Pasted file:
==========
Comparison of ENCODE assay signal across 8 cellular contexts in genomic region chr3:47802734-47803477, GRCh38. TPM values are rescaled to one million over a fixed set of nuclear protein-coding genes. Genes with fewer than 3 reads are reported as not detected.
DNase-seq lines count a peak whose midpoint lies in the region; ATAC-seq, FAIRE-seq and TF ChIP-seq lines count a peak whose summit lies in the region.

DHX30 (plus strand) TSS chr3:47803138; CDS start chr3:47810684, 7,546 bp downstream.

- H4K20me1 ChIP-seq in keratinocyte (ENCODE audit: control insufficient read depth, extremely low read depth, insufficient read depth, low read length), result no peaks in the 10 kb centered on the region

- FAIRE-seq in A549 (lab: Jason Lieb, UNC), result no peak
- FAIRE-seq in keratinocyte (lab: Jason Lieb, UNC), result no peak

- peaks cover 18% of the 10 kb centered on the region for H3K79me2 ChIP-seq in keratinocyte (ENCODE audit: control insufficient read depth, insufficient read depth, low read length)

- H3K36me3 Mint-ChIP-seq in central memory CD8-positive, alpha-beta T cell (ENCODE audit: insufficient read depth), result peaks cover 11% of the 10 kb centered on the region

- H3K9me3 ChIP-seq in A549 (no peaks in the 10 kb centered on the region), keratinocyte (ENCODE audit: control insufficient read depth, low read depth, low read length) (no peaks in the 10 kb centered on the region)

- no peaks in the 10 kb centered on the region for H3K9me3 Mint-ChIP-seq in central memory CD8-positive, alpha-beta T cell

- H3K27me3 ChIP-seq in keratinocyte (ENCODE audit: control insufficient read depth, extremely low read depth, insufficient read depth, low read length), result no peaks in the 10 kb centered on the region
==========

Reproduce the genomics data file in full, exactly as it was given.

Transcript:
Comparison of ENCODE assay signal across 8 cellular contexts in genomic region chr3:47802734-47803477, GRCh38. TPM values are rescaled to one million over a fixed set of nuclear protein-coding genes. Genes with fewer than 3 reads are reported as not detected.
DNase-seq lines count a peak whose midpoint lies in the region; ATAC-seq, FAIRE-seq and TF ChIP-seq lines count a peak whose summit lies in the region.

DHX30 (plus strand) TSS chr3:47803138; CDS start chr3:47810684, 7,546 bp downstream.

- H4K20me1 ChIP-seq in keratinocyte (ENCODE audit: control insufficient read depth, extremely low read depth, insufficient read depth, low read length), result no peaks in the 10 kb centered on the region

- FAIRE-seq in A549 (lab: Jason Lieb, UNC), result no peak
- FAIRE-seq in keratinocyte (lab: Jason Lieb, UNC), result no peak

- peaks cover 18% of the 10 kb centered on the region for H3K79me2 ChIP-seq in keratinocyte (ENCODE audit: control insufficient read depth, insufficient read depth, low read length)

- H3K36me3 Mint-ChIP-seq in central memory CD8-positive, alpha-beta T cell (ENCODE audit: insufficient read depth), result peaks cover 11% of the 10 kb centered on the region

- H3K9me3 ChIP-seq in A549 (no peaks in the 10 kb centered on the region), keratinocyte (ENCODE audit: control insufficient read depth, low read depth, low read length) (no peaks in the 10 kb centered on the region)

- no peaks in the 10 kb centered on the region for H3K9me3 Mint-ChIP-seq in central memory CD8-positive, alpha-beta T cell

- H3K27me3 ChIP-seq in keratinocyte (ENCODE audit: control insufficient read depth, extremely low read depth, insufficient read depth, low read length), result no peaks in the 10 kb centered on the region